Alaska News Nightly: October 8, 2010

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More Belugas Counted This Year, But Numbers May Be Misleading
Ben Stanton, KDLL – Kenai
New numbers out from the National Oceanic and Atmospheric Administration show more Cook Inlet Beluga Whale were counted this year compared with 2009. But as KDLL’s Ben Stanton reports, that number does not tell the whole story.

State’s Game Board Discusses Nelchina Caribou Hunt
Ellen Lockyer, KSKA – Anchorage
On Friday, the state’s game board sat down for a special meeting in Anchorage to deal with the contentious issue of the future of the Nelchina caribou hunt in Game Management Unit 13.

Candidates, Rural Leaders Converge on Bethel
Shane Iverson, KYUK – Bethel
It was political hoopla in Bethel this weekend when politicians flew in for the premier political event in the YK Delta. The Association of Village Council Presidents hosted their 46th annual convention. The event brings together delegates from 56 tribes throughout the Yukon Kuskokwim Delta, making it the ideal location for candidates to get some face time with rural leaders. From member station KYUK in Bethel, Shane Iverson reports on how the three way race for Senate is shaping up in the YK Delta.

Petersburg Establishments Must Go Smoke-Free
Matt Lichtenstein, KFSK – Petersburg
Petersburg’s bars, restaurants, clubs, workplaces and public spaces will all have to be smoke-free in less than a month.

Matt Lichtenstein has a follow-up to the vote.

Wildfire, Reindeer Top Arctic Research Commission’s Agenda
Dan Bross, KUAC – Fairbanks
The U.S. Arctic Research Commission is wrapping up three days of meetings at the University of Alaska Fairbanks today. The Commission sets goals for allocation of hundreds of millions of dollars in annual funding. Acting commission chair UAF Professor Buck Sharpton is one of three Alaskans on the seven-member panel, with the other four from Oregon, Virginia, Massachusetts and New York.

UAF-based scientists are presenting their work to the Arctic Research Commission. Associate Professor of Arctic Biology Syndonia Bret-Harte spoke on projects going on at the university’s Toolik Station on the North Slope, including the landscape’s response to an unprecedented wildfire in 2007. The Anatuvuk River Fire, the largest tundra blaze ever recorded on the North Slope burned 400 square miles in the summer and fall of 2007. Bret-Harte says the burn area has greened up, but some of the plants coming back are different.

Bret-Harte says the charred tundra also became more subject to permafrost thawing.

Climate warming is blamed for an increase in the occurrence of lightning that’s making North Slope tundra more vulnerable to wildfire.

Another presenter at Thursday’s Arctic Research Commission meeting, UAF Reindeer Program Manager Greg Finstad talked about efforts to revive Alaska’s reindeer ranching business as a means to improving the economy and life in rural Alaska. Finsatd says reindeer meat is prized for its health qualities and taste, giving the industry great potential.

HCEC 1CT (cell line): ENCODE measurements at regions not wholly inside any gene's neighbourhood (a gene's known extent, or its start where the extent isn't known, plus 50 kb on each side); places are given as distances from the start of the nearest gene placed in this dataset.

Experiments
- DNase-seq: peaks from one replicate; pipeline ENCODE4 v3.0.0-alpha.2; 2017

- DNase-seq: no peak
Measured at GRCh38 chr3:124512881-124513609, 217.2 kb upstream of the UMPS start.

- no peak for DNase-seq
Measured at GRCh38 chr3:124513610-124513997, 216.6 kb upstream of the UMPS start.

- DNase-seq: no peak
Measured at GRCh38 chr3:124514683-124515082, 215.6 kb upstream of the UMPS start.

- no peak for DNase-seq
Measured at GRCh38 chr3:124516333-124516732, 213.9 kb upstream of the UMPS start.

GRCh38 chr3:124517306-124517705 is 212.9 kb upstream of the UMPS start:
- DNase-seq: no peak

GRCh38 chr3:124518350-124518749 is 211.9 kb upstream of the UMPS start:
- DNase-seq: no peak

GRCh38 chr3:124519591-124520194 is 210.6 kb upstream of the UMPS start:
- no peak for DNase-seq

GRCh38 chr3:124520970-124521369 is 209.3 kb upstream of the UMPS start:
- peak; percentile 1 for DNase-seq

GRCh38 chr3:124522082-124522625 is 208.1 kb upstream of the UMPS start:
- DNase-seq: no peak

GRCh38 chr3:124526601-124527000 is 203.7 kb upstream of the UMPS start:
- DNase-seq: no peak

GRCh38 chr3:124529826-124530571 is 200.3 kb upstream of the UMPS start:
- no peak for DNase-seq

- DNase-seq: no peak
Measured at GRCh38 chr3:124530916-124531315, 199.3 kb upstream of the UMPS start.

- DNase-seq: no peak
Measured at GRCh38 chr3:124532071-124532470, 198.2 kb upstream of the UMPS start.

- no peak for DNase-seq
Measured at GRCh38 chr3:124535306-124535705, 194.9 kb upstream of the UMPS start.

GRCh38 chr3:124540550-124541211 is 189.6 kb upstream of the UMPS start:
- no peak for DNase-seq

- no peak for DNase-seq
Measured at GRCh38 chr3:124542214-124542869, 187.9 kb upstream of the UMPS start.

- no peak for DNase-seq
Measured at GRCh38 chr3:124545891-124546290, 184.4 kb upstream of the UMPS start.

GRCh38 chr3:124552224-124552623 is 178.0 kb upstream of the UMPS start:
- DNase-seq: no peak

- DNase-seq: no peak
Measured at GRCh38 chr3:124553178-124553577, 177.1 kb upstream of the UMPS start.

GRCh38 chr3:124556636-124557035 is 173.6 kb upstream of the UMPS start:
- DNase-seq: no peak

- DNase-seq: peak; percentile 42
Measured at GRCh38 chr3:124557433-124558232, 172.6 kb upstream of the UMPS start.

Alaska’s commercial reindeer herds used to number 600,000 animals in the 1920s and 30s, but today herders graze about 15,000 to 20,000 reindeer across ranges in northwest Alaska. Federal legislation passed in 1937 limits reindeer herding to Alaska Natives. Finstad says the UAF program is trying to help villagers grow the industry.

Scholars Give Perspective About Constitutionality of Some Government Programs
Lori Townsend, APRN – Anchorage
Tea party members and candidates the groups support, question if certain federal government programs are constitutionally sound. Whether or not social security, unemployment, Medicare and education should be under the purview of the federal system makes for a lively debate. To get some perspective, we’ve turned to two legal scholars.

State Study of ‘Yukon River Corridor’ Investigated
Lori Townsend, APRN – Anchorage
The state Department of Transportation and Public Facilities will be holding public hearings to see how residents of Western Alaska feel about the prospect of a road from the interior to Western Alaska. Meadow Bailey is a spokeswoman with DOT, she says the state study has a preferred alternative for what’s called the Yukon River corridor.

Bailey says the estimated cost to build a transportation corridor would cost between $2.3 and $2.7 billion. The hearings will be held on Monday morning in White Mountain and Monday afternoon in Koyuk. On Tuesday meetings are scheduled for Elim and Shaktoolik and on Wednesday in Unalakleet and Nome. Bailey says next week’s meeting schedule is the first round and will take comments and also gather more information.

Bailey says it’s not certain the road will be built at all, she says in researching the concept, DOT workers found documentation going back nearly 100 years, but she says the idea is to see if it’s desired and makes economic sense. The prospect of road access could mean increased economic opportunities.